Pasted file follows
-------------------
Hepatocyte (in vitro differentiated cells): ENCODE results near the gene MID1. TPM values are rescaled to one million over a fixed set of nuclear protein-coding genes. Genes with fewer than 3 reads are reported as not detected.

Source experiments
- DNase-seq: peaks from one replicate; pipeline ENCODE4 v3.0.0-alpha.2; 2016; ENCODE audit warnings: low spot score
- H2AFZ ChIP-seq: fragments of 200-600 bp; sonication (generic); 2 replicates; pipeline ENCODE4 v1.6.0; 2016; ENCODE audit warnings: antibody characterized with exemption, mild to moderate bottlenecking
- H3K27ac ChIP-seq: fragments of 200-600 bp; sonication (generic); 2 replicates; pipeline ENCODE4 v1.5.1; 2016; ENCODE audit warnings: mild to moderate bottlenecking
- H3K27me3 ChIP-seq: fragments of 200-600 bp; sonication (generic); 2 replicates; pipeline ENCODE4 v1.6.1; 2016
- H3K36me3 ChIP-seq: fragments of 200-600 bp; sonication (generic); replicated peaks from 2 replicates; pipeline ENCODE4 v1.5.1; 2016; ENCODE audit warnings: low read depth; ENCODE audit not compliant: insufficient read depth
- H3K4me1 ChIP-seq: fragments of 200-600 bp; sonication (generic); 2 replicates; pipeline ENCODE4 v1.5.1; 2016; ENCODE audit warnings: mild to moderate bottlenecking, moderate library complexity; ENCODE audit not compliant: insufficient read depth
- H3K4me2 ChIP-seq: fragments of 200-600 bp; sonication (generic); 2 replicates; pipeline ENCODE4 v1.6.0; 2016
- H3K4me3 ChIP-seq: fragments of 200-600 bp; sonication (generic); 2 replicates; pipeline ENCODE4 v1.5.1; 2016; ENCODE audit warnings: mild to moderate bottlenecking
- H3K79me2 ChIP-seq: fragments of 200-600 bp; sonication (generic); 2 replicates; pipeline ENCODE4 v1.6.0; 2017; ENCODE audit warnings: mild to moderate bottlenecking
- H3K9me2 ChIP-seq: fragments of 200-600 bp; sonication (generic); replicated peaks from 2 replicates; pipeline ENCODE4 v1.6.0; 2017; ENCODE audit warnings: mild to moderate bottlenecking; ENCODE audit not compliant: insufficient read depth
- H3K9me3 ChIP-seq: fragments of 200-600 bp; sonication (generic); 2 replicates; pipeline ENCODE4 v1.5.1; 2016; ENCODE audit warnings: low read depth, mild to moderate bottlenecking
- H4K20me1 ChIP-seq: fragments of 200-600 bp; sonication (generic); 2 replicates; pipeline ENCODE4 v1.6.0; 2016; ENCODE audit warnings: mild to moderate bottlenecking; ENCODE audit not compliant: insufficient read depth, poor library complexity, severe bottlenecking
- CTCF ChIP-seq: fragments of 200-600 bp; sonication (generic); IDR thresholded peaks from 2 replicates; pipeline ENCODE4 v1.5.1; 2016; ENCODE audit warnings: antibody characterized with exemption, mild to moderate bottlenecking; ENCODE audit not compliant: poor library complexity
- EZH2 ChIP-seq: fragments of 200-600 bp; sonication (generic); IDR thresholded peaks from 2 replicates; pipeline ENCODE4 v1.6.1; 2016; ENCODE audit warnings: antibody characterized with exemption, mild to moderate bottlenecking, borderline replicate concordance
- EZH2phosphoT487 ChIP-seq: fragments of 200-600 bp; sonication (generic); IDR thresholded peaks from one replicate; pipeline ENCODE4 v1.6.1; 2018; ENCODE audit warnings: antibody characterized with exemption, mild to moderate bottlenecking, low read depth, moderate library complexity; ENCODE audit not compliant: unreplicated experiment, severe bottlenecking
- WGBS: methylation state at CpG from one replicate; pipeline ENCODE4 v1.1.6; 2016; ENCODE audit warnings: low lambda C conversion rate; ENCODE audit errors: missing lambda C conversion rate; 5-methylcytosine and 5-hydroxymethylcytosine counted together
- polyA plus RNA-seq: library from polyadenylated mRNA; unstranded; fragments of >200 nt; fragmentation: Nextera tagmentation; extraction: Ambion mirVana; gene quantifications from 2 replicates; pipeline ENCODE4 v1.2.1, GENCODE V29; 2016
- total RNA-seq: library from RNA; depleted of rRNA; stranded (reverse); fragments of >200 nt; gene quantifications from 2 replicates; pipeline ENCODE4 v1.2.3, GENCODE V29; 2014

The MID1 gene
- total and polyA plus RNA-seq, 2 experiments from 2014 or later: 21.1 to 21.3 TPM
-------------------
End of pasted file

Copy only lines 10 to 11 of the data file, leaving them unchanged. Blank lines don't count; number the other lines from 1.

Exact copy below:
- H3K4me3 ChIP-seq: fragments of 200-600 bp; sonication (generic); 2 replicates; pipeline ENCODE4 v1.5.1; 2016; ENCODE audit warnings: mild to moderate bottlenecking
- H3K79me2 ChIP-seq: fragments of 200-600 bp; sonication (generic); 2 replicates; pipeline ENCODE4 v1.6.0; 2017; ENCODE audit warnings: mild to moderate bottlenecking